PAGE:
There are ongoing debates around how much better for the environment and health organic farming, especially produce farming, actually is than conventional farming methods. The fact that organic farming usually results in lower yields means that more land is required, which in turn can have a negative impact on bio diversity and carbon emissions. Less herbicides means that the land has to be tilled more, which again means more carbon emissions. Even though synthetic pesticides are limited under organic rules, naturally occurring poisons / pesticides can be used which can have equally harmful residue levels. The most simple conclusion to come to is that there are pros and cons to both methods, and ultimately the most sustainable form of future food production should look like a balance between industrial farming methods that ensure enough food is being produced to supply growing populations and ‘alternative’ more carbon friendly methods that use natural materials that don’t damage the environment, maintain bio-diversity, and aren’t reliant on chemicals that cause have negative impacts on health.  

But in the meantime, what’s a customer to do when they want to buy ‘good’ products from ‘responsible’ suppliers, they are confused about what’s what, there’s a squeeze on their wallets, and the whole thing is such a quagmire because it’s really not black & white? What can we do as food suppliers to help support our customers to make more educated choices?  

3 top tips to put into action

Below are some tips to share with customers to encourage responsible consumption beyond the organic label:

1. Focus on quality meat & fish: It is especially important to look for labels certifying responsible practices when it comes to meat and fish consumption. Make sure your suppliers have animal welfare policies & responsible sourcing policies in place, which not only ensures the animals are treated more humanely but also reduces the risk of over farming and fishing. Our sister companies Campbell Brothers and Direct Seafoods would be very happy to provide advice on up to date policies relating to specific breeds or species, check out their most recent market reports by clicking on the links below.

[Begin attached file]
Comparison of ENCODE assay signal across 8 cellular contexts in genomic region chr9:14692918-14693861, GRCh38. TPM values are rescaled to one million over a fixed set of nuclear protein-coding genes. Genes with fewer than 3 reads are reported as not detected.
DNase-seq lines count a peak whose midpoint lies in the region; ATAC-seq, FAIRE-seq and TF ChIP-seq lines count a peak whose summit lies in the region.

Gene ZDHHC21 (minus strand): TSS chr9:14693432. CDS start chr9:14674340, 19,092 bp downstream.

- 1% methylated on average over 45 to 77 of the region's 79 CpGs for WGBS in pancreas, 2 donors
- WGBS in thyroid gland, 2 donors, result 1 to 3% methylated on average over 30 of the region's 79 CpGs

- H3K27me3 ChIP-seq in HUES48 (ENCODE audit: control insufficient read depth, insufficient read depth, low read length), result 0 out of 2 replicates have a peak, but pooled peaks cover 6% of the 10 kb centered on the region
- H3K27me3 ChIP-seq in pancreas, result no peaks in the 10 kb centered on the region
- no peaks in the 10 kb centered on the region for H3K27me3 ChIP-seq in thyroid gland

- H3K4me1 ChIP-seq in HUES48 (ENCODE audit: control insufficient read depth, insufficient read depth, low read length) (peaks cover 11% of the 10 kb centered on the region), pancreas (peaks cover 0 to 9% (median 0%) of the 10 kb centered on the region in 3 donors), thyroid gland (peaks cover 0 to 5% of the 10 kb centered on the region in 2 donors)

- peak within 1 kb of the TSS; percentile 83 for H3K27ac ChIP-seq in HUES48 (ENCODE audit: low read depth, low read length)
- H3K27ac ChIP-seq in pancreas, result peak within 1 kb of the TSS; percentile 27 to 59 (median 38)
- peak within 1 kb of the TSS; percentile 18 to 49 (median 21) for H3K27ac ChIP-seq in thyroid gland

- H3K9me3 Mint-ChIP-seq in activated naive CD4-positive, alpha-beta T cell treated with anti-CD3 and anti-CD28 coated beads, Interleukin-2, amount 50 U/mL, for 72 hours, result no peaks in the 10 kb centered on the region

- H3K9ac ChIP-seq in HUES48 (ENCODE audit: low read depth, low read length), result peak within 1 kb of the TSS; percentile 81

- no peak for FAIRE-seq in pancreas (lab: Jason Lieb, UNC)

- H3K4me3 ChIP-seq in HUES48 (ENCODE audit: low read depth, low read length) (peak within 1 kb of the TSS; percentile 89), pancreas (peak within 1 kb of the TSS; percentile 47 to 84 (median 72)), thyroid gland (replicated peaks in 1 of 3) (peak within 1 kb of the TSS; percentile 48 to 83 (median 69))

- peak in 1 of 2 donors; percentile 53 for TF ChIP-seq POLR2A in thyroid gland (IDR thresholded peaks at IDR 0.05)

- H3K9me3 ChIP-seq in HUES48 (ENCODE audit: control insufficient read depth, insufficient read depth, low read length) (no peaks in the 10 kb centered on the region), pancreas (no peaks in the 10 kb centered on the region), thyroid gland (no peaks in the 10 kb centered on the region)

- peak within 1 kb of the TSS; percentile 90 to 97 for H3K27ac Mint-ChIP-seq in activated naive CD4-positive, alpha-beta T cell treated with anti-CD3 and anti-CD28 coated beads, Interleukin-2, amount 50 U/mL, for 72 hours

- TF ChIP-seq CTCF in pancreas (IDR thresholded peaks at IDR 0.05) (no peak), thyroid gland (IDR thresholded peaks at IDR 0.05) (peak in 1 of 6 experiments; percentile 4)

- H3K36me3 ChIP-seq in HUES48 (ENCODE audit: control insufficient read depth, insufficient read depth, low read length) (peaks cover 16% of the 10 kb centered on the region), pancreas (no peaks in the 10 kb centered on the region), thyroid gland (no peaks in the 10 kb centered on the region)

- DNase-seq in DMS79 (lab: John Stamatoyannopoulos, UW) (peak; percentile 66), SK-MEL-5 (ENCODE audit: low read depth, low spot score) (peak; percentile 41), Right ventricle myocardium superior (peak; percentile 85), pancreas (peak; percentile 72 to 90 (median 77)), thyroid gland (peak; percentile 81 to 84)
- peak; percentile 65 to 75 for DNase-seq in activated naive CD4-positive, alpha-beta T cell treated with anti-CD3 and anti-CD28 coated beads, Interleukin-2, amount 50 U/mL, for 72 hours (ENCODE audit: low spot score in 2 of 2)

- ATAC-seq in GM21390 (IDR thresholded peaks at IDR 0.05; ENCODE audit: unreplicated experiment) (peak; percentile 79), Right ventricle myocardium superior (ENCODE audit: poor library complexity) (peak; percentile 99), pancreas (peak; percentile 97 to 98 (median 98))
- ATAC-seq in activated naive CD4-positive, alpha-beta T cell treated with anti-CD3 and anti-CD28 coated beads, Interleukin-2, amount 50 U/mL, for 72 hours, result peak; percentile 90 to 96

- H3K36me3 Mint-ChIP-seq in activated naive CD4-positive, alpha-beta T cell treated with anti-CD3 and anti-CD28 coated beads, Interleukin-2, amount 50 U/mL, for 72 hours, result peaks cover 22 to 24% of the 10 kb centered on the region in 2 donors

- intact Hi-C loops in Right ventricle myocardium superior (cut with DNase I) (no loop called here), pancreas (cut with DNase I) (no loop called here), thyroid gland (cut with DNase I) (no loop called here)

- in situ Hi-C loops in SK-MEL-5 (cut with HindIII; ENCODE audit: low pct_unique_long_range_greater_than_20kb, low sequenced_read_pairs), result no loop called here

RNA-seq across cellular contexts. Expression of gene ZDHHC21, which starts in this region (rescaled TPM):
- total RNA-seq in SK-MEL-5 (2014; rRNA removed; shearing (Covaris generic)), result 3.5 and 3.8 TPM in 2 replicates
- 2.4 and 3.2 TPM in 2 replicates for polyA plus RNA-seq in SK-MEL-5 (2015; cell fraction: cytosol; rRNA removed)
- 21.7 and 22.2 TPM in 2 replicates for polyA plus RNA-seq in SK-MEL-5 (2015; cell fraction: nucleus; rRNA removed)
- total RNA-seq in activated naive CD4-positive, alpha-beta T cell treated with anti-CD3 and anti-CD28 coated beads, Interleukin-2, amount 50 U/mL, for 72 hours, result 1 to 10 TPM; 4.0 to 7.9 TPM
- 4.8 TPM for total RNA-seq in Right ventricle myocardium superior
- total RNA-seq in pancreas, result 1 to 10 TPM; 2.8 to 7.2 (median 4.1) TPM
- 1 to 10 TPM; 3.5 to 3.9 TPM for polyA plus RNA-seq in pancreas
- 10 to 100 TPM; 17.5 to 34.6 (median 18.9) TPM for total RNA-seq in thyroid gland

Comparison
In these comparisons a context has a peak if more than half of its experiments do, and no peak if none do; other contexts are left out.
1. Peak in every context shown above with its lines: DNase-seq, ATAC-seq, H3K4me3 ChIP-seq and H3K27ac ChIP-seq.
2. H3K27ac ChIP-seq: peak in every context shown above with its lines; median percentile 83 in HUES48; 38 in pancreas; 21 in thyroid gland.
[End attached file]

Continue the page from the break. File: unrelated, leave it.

a.Campbell Brothers Autumn 2023 Market Report

b.Direct Seafoods Autumn 2023 Market Report

2. Think about fish seasonality: Seafood seasonality isn’t necessarily in line with climatic seasons, instead it’s when fish are at peak harvest and most abundant. When fish are consumed out of season, stocks can be negatively impacted, and you are more likely buying from distant sources, raising the ‘true cost’ of the meal with unnecessary transport. Again, Direct Seafoods are a great resource on this, as is this handy What’s in Season guide.

3. Tell your customers about benefits of following the sun: Do you have tomatoes on your menu in winter? Be transparent about the fact they probably come from further afield, like Morocco… and that the carbon impact of growing them in a glasshouse in Britain in January would be significant, as would the impact on their wallet. Include that kind of information on your website, or menu if you have that kind flexibility. The more we can inform our customers of how and why their food comes to them, the better choices they can make. As always, Oliver Kay’s Crop Report can help with that kind of information.

And if you’d like more control over how your ingredients travel, on our portal you can request that you don’t source any products where air freighting is required, this will eliminate that option for anyone placing orders on your behalf.

We’d love to talk to you more about our tips in more detail and suggest more bespoke ideas for any of your particular challenges. To do so please don’t hesitate to reach out to any of our team, or to me at

A blog by Olivia Obrien. Olivia is our new National Account Manager, supporting with our new sustainability focused initiatives.